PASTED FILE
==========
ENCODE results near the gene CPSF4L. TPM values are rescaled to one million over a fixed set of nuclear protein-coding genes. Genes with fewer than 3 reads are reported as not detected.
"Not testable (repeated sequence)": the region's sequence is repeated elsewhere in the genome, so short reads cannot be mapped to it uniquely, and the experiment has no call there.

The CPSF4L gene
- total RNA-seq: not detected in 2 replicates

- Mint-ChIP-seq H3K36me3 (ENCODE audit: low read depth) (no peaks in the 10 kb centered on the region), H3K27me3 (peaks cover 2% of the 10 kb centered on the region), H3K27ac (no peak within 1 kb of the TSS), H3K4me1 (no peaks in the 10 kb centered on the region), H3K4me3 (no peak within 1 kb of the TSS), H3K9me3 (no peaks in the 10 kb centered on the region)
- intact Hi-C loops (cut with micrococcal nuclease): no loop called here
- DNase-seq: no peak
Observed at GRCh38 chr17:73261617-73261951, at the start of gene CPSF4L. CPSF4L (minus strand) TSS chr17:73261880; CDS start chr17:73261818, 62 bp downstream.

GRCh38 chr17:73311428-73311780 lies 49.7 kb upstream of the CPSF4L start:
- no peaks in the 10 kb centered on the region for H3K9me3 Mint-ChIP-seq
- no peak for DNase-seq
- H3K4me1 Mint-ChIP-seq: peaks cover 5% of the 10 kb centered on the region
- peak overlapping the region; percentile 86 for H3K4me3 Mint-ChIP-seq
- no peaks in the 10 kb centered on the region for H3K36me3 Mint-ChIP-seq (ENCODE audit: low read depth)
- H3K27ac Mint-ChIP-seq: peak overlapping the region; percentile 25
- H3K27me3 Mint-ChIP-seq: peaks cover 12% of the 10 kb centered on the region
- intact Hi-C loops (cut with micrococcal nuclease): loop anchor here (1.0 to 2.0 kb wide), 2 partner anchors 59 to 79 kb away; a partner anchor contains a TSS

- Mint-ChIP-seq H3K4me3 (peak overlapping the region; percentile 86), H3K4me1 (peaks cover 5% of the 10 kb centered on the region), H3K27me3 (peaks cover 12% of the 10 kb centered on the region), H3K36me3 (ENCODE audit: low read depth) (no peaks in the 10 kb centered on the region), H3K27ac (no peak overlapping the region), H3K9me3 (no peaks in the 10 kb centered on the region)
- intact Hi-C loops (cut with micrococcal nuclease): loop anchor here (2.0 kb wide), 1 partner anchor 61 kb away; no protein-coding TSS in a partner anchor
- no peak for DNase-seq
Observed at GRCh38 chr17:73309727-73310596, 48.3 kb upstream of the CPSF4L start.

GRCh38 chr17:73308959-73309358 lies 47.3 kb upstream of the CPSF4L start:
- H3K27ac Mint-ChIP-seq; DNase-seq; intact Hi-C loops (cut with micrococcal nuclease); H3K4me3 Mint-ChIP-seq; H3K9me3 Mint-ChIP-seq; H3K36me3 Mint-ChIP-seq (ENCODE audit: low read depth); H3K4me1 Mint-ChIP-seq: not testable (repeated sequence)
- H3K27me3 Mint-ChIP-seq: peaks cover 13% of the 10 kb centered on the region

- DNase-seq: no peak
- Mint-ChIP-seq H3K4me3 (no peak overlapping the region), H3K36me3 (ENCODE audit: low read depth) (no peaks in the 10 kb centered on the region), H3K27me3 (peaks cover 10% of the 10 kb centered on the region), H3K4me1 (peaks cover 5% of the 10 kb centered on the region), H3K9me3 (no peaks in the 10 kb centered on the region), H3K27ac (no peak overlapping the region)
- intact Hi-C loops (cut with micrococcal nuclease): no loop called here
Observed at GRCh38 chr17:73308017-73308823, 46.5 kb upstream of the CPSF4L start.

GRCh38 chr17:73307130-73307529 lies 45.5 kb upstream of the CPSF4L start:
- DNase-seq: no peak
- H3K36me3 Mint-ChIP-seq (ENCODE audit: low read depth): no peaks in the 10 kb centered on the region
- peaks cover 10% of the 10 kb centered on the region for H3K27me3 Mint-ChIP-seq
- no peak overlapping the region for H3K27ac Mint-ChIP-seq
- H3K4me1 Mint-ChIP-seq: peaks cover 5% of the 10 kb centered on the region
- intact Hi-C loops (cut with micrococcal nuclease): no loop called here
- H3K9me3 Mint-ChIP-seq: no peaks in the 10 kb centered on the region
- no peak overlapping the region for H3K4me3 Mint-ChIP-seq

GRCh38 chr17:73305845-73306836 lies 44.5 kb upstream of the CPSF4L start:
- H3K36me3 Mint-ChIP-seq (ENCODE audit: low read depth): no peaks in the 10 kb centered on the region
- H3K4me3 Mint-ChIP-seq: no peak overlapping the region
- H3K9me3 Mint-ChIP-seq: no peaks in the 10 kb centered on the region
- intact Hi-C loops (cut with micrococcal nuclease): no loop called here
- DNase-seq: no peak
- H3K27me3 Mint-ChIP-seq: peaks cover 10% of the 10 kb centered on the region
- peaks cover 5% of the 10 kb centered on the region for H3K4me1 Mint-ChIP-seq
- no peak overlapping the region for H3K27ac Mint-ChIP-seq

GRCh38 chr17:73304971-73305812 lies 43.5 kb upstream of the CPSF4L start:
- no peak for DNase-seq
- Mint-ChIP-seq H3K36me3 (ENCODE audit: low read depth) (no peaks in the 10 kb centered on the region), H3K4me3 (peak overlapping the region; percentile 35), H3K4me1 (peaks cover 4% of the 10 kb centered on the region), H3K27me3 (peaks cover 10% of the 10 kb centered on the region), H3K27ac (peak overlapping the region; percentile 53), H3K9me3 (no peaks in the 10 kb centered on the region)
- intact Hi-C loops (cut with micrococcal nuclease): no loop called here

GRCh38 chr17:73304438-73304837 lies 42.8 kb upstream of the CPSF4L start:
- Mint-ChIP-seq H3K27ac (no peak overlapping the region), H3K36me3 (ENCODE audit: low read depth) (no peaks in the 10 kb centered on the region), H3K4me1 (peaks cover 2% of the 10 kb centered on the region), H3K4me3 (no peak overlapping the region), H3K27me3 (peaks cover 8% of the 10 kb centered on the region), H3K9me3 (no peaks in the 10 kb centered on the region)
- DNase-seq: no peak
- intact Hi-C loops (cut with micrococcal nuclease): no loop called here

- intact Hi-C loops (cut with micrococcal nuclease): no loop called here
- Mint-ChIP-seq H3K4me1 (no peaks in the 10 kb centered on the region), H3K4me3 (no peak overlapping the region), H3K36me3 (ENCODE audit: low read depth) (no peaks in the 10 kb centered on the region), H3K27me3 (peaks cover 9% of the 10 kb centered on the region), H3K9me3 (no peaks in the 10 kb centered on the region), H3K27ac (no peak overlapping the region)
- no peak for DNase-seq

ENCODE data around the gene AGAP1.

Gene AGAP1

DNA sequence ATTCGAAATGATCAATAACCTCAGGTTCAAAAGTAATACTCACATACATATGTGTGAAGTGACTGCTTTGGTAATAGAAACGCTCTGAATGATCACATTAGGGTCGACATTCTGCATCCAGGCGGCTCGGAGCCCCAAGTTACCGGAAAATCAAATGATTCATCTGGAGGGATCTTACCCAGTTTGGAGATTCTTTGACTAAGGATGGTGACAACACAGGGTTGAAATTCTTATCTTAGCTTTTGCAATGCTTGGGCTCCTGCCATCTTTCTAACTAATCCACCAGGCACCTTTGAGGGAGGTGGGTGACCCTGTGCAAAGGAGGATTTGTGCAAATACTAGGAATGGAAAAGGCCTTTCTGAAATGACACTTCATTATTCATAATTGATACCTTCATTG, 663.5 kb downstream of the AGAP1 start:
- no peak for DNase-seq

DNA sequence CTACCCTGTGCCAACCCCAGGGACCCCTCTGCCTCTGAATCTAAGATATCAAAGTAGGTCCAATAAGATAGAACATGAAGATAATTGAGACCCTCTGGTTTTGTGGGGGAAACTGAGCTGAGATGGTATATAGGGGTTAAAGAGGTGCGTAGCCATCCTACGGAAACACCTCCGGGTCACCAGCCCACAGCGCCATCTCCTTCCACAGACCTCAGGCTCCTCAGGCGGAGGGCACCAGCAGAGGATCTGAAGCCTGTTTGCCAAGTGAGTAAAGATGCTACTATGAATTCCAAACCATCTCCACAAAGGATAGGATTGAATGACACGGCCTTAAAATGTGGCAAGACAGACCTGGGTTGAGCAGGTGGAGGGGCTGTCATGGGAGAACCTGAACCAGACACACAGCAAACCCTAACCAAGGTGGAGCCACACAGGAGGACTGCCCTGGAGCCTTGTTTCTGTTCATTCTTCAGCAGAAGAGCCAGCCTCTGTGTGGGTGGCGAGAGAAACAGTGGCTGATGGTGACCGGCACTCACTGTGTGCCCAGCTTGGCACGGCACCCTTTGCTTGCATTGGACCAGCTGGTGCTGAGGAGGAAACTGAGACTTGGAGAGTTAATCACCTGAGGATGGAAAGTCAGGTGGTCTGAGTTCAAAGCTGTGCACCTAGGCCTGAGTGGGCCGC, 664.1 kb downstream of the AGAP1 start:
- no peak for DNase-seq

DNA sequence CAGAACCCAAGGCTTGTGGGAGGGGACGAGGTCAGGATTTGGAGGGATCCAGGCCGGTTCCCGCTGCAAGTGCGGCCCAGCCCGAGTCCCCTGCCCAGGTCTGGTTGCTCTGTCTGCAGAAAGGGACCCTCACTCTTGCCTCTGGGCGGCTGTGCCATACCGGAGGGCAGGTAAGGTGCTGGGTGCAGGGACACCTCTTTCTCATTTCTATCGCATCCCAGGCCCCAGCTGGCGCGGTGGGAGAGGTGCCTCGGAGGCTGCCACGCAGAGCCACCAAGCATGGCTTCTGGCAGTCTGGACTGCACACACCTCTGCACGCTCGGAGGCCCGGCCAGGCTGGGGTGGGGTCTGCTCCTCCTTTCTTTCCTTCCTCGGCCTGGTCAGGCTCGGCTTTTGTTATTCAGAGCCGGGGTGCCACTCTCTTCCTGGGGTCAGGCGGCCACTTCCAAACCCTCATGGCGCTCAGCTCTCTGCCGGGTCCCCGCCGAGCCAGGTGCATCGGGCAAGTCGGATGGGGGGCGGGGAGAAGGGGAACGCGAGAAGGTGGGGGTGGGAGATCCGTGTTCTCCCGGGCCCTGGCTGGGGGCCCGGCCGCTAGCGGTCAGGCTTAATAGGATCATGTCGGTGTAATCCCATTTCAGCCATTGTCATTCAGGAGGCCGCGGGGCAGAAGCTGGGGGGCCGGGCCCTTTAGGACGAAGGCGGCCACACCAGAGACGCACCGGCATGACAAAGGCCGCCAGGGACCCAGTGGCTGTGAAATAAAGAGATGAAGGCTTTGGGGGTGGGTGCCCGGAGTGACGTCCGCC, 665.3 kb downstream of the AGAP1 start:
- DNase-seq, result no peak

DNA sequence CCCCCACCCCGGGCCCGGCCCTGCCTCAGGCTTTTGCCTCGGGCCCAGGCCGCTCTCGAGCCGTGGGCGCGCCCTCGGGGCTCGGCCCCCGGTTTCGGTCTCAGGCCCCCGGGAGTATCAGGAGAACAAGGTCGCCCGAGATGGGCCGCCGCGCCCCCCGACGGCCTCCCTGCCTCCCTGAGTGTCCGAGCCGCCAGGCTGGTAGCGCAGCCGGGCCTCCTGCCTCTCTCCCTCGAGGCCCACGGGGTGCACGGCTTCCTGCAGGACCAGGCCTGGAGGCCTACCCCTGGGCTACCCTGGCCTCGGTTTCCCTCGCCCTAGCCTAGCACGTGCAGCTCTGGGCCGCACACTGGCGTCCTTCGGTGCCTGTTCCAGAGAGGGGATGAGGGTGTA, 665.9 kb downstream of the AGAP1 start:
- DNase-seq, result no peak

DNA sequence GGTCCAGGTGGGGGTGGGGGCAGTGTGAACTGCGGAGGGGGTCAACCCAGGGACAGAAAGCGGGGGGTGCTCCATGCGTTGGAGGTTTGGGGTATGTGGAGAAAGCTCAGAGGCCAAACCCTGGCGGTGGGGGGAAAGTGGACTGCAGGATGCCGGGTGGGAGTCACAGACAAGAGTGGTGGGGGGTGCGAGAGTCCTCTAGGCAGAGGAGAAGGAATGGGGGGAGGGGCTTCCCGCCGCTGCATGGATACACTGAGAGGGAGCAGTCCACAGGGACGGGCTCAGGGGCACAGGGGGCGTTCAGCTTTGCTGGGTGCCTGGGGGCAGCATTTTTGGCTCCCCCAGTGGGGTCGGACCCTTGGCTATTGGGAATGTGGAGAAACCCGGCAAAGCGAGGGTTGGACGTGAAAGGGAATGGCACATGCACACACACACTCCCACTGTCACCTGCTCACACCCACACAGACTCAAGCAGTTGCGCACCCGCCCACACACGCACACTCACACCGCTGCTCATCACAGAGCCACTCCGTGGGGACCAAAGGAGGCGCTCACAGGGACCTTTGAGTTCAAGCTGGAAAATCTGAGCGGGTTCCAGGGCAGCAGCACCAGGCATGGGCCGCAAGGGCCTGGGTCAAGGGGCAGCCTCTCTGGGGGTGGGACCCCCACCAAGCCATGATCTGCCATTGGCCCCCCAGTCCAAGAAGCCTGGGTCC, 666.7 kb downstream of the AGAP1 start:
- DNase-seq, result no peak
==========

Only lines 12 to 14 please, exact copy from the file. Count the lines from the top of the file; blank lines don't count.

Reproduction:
- H3K4me1 Mint-ChIP-seq: peaks cover 5% of the 10 kb centered on the region
- peak overlapping the region; percentile 86 for H3K4me3 Mint-ChIP-seq
- no peaks in the 10 kb centered on the region for H3K36me3 Mint-ChIP-seq (ENCODE audit: low read depth)